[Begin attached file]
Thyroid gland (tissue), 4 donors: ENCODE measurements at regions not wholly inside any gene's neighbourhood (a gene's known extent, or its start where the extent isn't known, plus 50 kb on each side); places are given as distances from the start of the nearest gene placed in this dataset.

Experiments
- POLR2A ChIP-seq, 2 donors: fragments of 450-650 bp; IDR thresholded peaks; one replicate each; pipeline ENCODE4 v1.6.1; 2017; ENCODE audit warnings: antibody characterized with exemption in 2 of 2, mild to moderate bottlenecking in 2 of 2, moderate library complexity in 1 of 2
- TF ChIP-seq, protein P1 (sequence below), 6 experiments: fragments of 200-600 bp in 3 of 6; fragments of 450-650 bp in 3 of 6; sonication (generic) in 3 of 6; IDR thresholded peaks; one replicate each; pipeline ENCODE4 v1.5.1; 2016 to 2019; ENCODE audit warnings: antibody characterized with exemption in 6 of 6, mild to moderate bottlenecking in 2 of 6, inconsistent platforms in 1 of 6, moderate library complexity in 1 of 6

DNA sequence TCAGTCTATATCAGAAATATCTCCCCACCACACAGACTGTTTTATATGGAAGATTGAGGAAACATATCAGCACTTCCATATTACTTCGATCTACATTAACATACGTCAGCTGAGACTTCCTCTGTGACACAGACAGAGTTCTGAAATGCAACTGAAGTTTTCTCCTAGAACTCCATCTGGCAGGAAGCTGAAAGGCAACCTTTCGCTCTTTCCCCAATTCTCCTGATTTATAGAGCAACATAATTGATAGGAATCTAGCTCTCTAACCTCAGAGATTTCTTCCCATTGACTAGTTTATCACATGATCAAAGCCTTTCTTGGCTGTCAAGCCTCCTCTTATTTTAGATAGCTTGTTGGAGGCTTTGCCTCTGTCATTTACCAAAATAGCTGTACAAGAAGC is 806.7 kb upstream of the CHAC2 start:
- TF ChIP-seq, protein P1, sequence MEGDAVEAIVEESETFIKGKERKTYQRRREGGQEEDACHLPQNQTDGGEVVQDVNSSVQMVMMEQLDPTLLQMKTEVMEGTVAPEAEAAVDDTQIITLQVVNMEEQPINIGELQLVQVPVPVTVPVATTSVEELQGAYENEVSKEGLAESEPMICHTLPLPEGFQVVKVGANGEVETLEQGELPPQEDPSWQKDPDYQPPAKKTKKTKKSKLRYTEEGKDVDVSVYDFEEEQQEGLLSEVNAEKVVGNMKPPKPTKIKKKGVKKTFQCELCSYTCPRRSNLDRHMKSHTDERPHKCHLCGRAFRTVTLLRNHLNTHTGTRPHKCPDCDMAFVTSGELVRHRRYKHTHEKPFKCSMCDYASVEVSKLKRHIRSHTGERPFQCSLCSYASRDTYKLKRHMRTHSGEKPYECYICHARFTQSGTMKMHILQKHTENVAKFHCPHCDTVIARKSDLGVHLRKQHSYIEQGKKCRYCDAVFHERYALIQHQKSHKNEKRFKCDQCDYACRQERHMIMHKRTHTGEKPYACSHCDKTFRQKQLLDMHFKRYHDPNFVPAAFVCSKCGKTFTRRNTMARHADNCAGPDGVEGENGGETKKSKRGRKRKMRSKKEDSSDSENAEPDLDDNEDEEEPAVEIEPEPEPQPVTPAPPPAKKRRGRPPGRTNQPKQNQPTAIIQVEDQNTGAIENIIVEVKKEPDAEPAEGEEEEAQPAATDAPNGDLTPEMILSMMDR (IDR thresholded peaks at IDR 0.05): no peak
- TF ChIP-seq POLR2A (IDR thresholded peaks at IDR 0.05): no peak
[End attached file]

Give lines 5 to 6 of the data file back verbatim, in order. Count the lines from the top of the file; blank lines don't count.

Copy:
DNA sequence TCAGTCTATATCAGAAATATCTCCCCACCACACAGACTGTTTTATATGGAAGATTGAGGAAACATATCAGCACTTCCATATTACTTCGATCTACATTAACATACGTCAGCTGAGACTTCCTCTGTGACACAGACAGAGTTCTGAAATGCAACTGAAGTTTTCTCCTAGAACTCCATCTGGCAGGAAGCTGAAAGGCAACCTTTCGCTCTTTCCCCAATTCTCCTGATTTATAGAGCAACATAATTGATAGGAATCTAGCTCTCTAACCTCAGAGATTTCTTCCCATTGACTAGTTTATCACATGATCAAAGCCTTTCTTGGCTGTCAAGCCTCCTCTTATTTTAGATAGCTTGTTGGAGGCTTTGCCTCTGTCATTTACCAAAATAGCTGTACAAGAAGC is 806.7 kb upstream of the CHAC2 start:
- TF ChIP-seq, protein P1, sequence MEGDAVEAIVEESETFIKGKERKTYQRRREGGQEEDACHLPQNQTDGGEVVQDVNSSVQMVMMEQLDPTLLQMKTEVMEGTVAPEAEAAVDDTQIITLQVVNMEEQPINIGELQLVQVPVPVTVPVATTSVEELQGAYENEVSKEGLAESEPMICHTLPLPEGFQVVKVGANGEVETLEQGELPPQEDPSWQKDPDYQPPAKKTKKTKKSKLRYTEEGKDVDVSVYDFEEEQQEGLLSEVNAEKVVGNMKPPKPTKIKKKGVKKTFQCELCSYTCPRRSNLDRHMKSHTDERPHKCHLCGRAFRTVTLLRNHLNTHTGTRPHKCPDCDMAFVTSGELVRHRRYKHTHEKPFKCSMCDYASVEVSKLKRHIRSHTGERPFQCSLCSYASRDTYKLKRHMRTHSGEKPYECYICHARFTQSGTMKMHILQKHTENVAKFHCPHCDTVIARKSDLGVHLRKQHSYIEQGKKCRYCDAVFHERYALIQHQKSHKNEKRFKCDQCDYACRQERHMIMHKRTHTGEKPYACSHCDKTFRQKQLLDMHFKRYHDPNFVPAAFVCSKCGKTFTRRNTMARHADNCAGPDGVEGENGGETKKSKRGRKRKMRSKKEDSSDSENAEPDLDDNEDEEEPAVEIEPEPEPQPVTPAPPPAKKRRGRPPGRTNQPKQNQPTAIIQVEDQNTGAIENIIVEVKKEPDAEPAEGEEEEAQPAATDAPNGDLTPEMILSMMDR (IDR thresholded peaks at IDR 0.05): no peak